Left hemisphere enhancement of auditory activation in language impaired children

Sam van Bijnen*, Salme Kärkkäinen, Päivi Helenius, Tiina Parviainen

*Corresponding author for this work

Research output: Contribution to journalArticleScientificpeer-review

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Abstract

Specific language impairment (SLI) is a developmental disorder linked to deficient auditory processing. In this magnetoencephalography (MEG) study we investigated a specific prolonged auditory response (N250m) that has been reported predominantly in children and is associated with level of language skills. We recorded auditory responses evoked by sine-wave tones presented alternately to the right and left ear of 9–10-year-old children with SLI (n = 10) and children with typical language development (n = 10). Source analysis was used to isolate the N250m response in the left and right hemisphere. In children with language impairment left-hemisphere N250m responses were enhanced compared to those of controls, while no group difference was found in the right hemisphere. Consequently, language impaired children lacked the typical right-ward asymmetry that was found in control children. Furthermore, left but not right hemisphere N250m responses correlated positively with performance on a phonological processing task in the SLI group exclusively, possibly signifying a compensatory mechanism for delayed maturation of language processing. These results suggest that enhanced left-hemisphere auditory activation reflects a core neurophysiological manifestation of developmental language disorders, and emphasize the relevance of this developmentally specific activation pattern for competent language development.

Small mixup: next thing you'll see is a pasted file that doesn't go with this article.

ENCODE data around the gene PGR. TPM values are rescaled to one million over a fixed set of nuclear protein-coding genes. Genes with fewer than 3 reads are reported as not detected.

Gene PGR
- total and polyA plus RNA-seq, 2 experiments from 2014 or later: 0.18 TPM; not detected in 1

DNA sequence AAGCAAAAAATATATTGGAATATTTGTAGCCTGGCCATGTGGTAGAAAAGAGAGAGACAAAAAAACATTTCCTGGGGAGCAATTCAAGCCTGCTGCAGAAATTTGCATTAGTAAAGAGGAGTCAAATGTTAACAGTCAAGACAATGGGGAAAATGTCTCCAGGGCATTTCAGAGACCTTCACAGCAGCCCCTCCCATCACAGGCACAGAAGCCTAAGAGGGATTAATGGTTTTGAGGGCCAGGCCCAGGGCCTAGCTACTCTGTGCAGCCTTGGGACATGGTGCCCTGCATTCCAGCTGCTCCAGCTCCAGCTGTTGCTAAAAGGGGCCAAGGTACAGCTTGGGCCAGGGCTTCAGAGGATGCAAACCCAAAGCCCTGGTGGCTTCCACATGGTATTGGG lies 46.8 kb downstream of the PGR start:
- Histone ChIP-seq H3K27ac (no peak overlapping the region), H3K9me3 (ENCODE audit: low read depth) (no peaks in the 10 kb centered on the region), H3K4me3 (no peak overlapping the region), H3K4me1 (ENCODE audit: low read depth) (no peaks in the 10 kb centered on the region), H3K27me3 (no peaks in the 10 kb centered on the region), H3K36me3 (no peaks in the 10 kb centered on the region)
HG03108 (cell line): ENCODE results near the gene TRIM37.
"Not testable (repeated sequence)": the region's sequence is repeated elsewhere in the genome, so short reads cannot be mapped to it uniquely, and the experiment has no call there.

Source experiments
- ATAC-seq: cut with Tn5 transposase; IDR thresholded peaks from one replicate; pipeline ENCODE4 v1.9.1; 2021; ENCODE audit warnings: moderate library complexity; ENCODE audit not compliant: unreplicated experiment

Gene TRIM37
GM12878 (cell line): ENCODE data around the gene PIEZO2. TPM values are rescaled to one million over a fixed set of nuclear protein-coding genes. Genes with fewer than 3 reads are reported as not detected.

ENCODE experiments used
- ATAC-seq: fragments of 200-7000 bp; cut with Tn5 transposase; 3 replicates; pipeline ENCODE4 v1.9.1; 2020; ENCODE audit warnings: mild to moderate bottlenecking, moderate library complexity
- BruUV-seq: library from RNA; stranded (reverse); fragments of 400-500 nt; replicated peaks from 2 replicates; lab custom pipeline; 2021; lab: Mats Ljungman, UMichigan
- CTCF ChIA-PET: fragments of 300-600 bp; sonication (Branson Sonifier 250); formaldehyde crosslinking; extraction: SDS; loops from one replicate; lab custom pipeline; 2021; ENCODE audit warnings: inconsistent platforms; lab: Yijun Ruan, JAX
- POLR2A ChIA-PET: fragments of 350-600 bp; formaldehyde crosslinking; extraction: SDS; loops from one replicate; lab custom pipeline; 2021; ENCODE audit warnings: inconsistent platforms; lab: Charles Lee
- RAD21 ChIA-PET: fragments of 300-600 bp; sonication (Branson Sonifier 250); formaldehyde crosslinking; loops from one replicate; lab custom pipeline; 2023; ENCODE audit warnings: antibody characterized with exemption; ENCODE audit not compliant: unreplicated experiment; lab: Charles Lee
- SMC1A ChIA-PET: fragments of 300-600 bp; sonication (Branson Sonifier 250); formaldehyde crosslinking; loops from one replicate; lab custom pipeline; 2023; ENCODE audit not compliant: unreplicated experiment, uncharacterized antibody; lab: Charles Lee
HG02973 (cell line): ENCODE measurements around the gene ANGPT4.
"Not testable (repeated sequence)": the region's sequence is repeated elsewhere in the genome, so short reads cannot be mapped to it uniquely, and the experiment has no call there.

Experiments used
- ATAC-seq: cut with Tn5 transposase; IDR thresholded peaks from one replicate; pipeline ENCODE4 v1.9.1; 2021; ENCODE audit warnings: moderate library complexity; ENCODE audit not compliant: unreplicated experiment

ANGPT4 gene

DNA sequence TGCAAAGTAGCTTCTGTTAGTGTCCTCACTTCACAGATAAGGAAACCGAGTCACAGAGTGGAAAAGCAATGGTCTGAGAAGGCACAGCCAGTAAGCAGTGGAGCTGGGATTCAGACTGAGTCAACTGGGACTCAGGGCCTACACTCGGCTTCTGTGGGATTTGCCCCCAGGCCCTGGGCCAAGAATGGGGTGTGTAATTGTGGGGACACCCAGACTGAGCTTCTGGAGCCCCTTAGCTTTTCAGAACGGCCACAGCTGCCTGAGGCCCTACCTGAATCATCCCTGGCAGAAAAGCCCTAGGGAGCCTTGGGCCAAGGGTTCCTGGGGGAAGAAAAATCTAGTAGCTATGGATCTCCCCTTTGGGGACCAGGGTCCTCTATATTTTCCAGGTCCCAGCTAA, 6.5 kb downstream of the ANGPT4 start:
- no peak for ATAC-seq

Original languageEnglish
Article number9087
Pages (from-to)1-11
Number of pages11
JournalScientific Reports
Volume9
Issue number1
DOIs
Publication statusPublished - 1 Dec 2019
MoE publication typeA1 Journal article-refereed

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    van Bijnen, S., Kärkkäinen, S., Helenius, P., & Parviainen, T. (2019). Left hemisphere enhancement of auditory activation in language impaired children. Scientific Reports, 9(1), 1-11. [9087]. https://doi.org/10.1038/s41598-019-45597-y